Milan’s defence immediately surrendered the opportunity they had been given though. Abbiati flapped at a corner minutes later to put Lazio back in the lead, then Salas doubled it. The Chilean dropped deep for a throw-in when Ambrosini and Albertini weren’t covering, Ayala failing to follow him presumably worried about being caught high up the pitch due to his lack of pace and unsure of leaving Alessandro Costacurta and Maldini two against two with Boksic and Conceicao, who had pushed up on the right. This meant Salas was able to turn and play a perfect through ball behind Ayala – who had now belatedly stepped up to stop Salas from having a free run at the defence – to Boksic, who laid it off to Conceicao, now free due to Maldini having to step inside to cover Ayala, to cross back inside for the onrushing Salas to head home perfectly.
Shevchenko pulled one back just before half time. Much like the first, a wing-back – this time Guly – managed to isolate the full-back, Veron simply not bothering to track back. The Argentinian drove inside and squeezed it out to Shevchenko, who had time to round the keeper due to Giuseppe Favalli going to ground in an attempt to block the pass.
Shortly after half time, Shevchenko equalised. Weah won a penalty, getting tripped by Luca Marchegiani after Ambrosini was gifted the space to slide a through ball into the box, which the Ukrainian duly finished. He then completed his hat-trick with another Weah assist: the Liberian playing a pass from deep straight into Shevchenko’s feet – the defenders failing to get close as he let the ball run across his body facing the goal. Both his goals from open play had showcased Shevchenko’s quick footwork yet the full-backs had twice done an awful job.
The switch of Roberto Mancini for Boksic and then Simone Inzaghi for Diego Simeone, with the Italian partnering Salas, Mancini moving out to the left and Veron going central displayed Lazio’s new attacking intent and in response Milan’s wing-backs were pulled back to form a back five.
It of course didn’t take long for the hosts to equalise though: Veron making an untracked run (Serginho staying with Conceicao rather than joining his backline and the midfielders not following the Argentine) to follow up on a rebound and tee up Salas. Eriksson’s strategy of just throwing on more attackers lacked nuance but suited a game that had long lost its organisation. Leonardo had taken advantage of this too by substituting Giunti for the more direct Leonardo, yet his last two changes attempted to shore up his defence, bringing on centre-back Bruno N’Gotty for Serginho and a young Gennaro Gattuso for Shevchenko to see the game out.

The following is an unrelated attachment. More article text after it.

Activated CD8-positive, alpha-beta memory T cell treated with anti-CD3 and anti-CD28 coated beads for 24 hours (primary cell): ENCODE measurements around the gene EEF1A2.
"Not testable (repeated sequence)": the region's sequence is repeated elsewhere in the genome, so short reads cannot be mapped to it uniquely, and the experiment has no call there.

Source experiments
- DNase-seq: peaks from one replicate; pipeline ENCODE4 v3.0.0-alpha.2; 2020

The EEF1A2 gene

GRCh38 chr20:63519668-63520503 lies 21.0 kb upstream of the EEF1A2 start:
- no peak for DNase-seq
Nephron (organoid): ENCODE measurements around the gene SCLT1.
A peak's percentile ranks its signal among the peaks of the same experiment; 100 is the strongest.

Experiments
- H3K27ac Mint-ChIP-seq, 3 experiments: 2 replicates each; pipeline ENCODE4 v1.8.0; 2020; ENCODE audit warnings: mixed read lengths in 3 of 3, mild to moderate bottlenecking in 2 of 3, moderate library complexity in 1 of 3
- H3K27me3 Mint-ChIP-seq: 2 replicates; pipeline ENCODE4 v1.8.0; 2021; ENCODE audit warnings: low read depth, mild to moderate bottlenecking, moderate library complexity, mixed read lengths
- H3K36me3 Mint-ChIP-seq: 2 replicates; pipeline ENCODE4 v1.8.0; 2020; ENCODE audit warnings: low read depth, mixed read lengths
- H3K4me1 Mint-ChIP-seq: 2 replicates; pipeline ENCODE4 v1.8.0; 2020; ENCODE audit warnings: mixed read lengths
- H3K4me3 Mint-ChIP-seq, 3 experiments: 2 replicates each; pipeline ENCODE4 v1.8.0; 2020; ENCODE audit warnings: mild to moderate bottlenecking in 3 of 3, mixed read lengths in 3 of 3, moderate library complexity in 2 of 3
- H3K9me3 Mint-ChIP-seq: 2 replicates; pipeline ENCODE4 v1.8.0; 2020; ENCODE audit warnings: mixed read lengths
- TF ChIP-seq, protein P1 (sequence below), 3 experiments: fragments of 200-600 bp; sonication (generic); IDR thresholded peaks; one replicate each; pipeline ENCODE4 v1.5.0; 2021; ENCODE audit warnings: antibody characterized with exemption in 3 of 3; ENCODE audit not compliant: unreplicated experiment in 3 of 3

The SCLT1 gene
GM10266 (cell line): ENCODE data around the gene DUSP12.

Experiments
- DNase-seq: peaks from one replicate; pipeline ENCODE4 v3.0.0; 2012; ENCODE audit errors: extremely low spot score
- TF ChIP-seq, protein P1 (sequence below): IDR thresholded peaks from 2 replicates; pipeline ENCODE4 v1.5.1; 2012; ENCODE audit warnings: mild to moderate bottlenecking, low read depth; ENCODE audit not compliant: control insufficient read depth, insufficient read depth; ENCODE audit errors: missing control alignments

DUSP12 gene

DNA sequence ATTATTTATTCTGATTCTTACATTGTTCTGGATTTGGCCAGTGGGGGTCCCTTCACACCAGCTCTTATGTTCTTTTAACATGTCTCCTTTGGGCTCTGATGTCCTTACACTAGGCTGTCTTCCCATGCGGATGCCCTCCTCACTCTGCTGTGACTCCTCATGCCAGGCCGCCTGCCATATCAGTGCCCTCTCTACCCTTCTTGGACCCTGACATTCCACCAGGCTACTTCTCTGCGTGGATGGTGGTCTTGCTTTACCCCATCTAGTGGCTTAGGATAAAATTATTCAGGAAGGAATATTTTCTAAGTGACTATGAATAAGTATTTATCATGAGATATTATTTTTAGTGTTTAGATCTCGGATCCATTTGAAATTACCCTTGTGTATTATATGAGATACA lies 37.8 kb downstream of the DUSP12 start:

There wasn’t a whole lot of tactical interest in the game in part due to the high number of defenders strangling all the space for the attackers in the opening stages then the complete loss of structure for the rest, but the goals go some extent to displaying why this era of Italian teams were so paranoid – one small defensive error would be jumped upon by top class players and immediately punished. It also says something about the defenders: the goals often came the few times the attackers weren’t outnumbered two-to-one, but the defenders defended in much the same way as if they had cover, aggressively jumping into challenges and leaving the attackers in space if they missed. With so much cover, the defenders generally didn’t need much discipline and the result of what happened when that cover was lost is reflected in the scoreline.